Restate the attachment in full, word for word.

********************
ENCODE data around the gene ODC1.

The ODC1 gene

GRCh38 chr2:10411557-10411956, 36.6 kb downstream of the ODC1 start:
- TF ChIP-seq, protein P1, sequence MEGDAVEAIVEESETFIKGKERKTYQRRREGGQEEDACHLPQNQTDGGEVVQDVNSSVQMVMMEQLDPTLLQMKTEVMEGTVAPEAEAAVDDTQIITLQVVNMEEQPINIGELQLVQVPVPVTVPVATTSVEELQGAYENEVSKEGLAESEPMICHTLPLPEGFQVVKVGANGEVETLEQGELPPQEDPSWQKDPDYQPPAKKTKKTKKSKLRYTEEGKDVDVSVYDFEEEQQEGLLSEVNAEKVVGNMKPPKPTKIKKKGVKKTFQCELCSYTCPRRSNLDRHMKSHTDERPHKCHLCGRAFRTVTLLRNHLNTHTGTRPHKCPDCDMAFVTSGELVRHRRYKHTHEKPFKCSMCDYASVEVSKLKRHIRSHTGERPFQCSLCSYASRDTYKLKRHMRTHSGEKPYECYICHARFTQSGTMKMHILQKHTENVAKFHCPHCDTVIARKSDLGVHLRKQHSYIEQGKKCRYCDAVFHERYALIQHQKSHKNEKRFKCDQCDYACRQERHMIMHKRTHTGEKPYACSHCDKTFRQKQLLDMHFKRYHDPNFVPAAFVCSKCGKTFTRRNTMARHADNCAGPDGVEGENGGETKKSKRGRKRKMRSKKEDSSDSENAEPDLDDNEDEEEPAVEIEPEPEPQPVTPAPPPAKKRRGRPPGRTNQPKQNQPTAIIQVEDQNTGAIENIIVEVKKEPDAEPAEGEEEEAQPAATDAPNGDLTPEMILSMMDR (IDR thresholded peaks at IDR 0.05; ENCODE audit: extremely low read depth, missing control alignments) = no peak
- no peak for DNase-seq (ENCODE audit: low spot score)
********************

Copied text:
ENCODE data around the gene ODC1.

The ODC1 gene

GRCh38 chr2:10411557-10411956, 36.6 kb downstream of the ODC1 start:
- TF ChIP-seq, protein P1, sequence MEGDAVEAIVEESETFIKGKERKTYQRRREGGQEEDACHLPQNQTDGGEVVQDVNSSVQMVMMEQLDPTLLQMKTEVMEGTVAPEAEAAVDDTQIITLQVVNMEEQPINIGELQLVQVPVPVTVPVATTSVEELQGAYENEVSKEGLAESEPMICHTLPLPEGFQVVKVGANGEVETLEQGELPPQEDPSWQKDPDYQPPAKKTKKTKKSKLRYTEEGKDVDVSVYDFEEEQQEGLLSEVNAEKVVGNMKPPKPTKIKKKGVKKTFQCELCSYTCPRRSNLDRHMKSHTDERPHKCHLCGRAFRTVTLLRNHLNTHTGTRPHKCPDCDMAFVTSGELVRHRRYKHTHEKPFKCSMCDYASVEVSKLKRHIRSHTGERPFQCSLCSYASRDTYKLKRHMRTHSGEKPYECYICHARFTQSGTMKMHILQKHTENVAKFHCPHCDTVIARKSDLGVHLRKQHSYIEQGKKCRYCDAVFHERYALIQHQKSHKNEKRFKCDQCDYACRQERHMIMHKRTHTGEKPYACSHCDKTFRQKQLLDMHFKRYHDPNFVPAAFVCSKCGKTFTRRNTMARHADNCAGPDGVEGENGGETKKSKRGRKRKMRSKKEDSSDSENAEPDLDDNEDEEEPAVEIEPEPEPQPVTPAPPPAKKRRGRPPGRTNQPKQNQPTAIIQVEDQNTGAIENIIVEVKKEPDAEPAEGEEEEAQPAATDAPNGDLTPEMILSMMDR (IDR thresholded peaks at IDR 0.05; ENCODE audit: extremely low read depth, missing control alignments) = no peak
- no peak for DNase-seq (ENCODE audit: low spot score)